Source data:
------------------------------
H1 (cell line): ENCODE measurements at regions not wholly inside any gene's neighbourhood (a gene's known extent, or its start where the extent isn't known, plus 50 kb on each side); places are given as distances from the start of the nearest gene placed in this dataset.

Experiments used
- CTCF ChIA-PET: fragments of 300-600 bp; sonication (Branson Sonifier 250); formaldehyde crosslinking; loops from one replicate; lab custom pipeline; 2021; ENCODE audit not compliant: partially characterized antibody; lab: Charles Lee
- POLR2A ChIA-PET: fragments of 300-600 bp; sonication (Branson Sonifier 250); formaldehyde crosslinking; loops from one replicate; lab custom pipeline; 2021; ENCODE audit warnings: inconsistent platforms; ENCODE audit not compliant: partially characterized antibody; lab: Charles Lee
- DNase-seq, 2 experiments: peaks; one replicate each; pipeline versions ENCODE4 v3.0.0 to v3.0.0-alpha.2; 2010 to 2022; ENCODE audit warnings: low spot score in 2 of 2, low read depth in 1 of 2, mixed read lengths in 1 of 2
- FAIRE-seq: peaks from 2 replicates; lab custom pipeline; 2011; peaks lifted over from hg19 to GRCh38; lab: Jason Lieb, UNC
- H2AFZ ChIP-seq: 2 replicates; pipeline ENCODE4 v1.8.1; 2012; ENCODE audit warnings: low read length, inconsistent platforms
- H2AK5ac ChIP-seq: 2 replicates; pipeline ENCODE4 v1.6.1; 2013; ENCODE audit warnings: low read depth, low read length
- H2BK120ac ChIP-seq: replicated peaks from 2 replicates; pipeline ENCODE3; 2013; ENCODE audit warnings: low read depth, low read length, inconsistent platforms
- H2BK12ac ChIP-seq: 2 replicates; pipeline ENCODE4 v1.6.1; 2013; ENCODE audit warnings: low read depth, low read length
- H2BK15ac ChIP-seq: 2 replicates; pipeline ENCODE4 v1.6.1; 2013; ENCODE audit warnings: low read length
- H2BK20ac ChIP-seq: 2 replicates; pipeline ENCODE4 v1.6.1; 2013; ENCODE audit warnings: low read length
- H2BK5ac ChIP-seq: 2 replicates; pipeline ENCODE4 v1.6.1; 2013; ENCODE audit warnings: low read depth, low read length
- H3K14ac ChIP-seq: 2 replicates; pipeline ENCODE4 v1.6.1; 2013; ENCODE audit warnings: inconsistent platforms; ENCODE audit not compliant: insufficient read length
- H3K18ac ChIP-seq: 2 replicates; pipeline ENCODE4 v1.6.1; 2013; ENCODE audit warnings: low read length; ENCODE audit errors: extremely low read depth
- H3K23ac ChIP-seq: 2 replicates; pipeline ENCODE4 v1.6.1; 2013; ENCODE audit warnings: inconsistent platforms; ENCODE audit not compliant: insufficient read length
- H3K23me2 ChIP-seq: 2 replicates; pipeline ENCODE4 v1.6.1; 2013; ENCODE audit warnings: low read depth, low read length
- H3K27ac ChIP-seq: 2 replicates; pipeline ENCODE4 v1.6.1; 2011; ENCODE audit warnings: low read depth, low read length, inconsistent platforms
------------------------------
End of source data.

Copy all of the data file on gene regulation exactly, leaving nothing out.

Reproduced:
H1 (cell line): ENCODE measurements at regions not wholly inside any gene's neighbourhood (a gene's known extent, or its start where the extent isn't known, plus 50 kb on each side); places are given as distances from the start of the nearest gene placed in this dataset.

Experiments used
- CTCF ChIA-PET: fragments of 300-600 bp; sonication (Branson Sonifier 250); formaldehyde crosslinking; loops from one replicate; lab custom pipeline; 2021; ENCODE audit not compliant: partially characterized antibody; lab: Charles Lee
- POLR2A ChIA-PET: fragments of 300-600 bp; sonication (Branson Sonifier 250); formaldehyde crosslinking; loops from one replicate; lab custom pipeline; 2021; ENCODE audit warnings: inconsistent platforms; ENCODE audit not compliant: partially characterized antibody; lab: Charles Lee
- DNase-seq, 2 experiments: peaks; one replicate each; pipeline versions ENCODE4 v3.0.0 to v3.0.0-alpha.2; 2010 to 2022; ENCODE audit warnings: low spot score in 2 of 2, low read depth in 1 of 2, mixed read lengths in 1 of 2
- FAIRE-seq: peaks from 2 replicates; lab custom pipeline; 2011; peaks lifted over from hg19 to GRCh38; lab: Jason Lieb, UNC
- H2AFZ ChIP-seq: 2 replicates; pipeline ENCODE4 v1.8.1; 2012; ENCODE audit warnings: low read length, inconsistent platforms
- H2AK5ac ChIP-seq: 2 replicates; pipeline ENCODE4 v1.6.1; 2013; ENCODE audit warnings: low read depth, low read length
- H2BK120ac ChIP-seq: replicated peaks from 2 replicates; pipeline ENCODE3; 2013; ENCODE audit warnings: low read depth, low read length, inconsistent platforms
- H2BK12ac ChIP-seq: 2 replicates; pipeline ENCODE4 v1.6.1; 2013; ENCODE audit warnings: low read depth, low read length
- H2BK15ac ChIP-seq: 2 replicates; pipeline ENCODE4 v1.6.1; 2013; ENCODE audit warnings: low read length
- H2BK20ac ChIP-seq: 2 replicates; pipeline ENCODE4 v1.6.1; 2013; ENCODE audit warnings: low read length
- H2BK5ac ChIP-seq: 2 replicates; pipeline ENCODE4 v1.6.1; 2013; ENCODE audit warnings: low read depth, low read length
- H3K14ac ChIP-seq: 2 replicates; pipeline ENCODE4 v1.6.1; 2013; ENCODE audit warnings: inconsistent platforms; ENCODE audit not compliant: insufficient read length
- H3K18ac ChIP-seq: 2 replicates; pipeline ENCODE4 v1.6.1; 2013; ENCODE audit warnings: low read length; ENCODE audit errors: extremely low read depth
- H3K23ac ChIP-seq: 2 replicates; pipeline ENCODE4 v1.6.1; 2013; ENCODE audit warnings: inconsistent platforms; ENCODE audit not compliant: insufficient read length
- H3K23me2 ChIP-seq: 2 replicates; pipeline ENCODE4 v1.6.1; 2013; ENCODE audit warnings: low read depth, low read length
- H3K27ac ChIP-seq: 2 replicates; pipeline ENCODE4 v1.6.1; 2011; ENCODE audit warnings: low read depth, low read length, inconsistent platforms